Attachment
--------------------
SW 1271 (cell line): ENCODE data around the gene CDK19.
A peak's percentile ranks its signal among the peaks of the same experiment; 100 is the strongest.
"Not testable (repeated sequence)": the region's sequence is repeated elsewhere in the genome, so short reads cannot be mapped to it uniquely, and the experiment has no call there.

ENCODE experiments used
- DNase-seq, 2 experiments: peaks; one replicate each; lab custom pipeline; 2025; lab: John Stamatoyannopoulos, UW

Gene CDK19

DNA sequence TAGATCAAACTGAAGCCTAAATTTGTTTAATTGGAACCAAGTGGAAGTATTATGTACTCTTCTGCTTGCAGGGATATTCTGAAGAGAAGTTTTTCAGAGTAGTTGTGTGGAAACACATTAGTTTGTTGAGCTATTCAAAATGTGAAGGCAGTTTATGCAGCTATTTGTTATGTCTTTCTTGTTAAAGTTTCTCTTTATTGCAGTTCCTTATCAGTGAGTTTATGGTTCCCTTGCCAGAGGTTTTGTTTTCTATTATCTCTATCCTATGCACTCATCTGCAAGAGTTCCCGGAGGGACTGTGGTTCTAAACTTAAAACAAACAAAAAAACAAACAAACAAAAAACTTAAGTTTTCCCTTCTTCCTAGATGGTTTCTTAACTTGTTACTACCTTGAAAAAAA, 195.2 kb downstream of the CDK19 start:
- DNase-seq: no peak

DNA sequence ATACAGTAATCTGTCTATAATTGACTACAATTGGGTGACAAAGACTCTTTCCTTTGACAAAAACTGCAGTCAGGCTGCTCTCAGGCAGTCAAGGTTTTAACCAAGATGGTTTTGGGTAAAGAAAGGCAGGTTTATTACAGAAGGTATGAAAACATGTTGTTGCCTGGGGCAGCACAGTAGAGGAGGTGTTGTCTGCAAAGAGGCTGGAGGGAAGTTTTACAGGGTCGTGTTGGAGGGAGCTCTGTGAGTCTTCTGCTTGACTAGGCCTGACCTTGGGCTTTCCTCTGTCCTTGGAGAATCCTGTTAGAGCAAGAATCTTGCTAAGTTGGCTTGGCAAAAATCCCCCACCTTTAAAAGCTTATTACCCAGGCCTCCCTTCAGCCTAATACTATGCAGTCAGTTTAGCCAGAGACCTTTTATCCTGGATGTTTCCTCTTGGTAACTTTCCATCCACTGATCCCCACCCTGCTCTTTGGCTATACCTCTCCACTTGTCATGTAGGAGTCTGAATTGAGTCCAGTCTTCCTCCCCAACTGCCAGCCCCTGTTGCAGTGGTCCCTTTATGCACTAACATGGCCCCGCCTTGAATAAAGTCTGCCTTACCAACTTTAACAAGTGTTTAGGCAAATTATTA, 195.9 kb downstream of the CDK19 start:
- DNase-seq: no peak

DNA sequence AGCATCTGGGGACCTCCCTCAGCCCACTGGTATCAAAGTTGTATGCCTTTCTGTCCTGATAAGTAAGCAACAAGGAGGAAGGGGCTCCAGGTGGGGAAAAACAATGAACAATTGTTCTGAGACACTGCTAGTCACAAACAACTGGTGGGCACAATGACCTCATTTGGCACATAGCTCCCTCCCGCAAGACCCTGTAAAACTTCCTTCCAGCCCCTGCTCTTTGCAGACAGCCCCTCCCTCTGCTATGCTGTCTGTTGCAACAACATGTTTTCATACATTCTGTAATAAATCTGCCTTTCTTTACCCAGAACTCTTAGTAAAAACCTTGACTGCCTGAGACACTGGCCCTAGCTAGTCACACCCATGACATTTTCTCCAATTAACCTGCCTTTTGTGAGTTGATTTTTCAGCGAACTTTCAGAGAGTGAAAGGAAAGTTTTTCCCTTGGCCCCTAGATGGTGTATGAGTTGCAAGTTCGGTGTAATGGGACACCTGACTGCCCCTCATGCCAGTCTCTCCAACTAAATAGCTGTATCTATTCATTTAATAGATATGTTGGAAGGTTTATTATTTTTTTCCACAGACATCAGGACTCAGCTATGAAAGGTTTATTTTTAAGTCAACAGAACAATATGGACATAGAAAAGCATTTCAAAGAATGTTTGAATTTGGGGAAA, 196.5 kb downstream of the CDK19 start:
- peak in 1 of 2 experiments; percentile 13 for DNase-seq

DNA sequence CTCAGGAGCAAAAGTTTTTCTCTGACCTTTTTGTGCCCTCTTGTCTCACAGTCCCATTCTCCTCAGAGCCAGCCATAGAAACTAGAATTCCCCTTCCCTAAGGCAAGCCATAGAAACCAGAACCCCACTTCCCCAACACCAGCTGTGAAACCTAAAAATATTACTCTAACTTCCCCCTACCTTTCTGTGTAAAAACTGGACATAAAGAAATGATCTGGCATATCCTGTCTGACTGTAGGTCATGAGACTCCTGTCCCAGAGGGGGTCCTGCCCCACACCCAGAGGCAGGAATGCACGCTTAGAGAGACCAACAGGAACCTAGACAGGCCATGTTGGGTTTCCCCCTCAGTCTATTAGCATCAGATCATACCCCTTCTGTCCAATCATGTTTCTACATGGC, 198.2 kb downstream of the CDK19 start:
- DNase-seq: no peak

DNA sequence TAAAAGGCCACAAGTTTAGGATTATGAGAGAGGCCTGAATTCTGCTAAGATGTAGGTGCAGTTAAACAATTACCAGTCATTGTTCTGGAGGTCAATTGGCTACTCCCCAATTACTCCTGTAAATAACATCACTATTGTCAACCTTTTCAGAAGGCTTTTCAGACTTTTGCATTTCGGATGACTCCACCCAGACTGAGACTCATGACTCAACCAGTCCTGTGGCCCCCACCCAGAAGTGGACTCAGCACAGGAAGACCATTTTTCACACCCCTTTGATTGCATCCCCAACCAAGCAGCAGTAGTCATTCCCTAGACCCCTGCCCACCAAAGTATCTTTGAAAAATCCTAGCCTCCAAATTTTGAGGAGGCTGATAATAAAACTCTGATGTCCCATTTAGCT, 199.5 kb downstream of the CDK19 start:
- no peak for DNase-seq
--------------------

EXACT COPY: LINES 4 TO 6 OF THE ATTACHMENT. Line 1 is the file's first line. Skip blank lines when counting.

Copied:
ENCODE experiments used
- DNase-seq, 2 experiments: peaks; one replicate each; lab custom pipeline; 2025; lab: John Stamatoyannopoulos, UW

Gene CDK19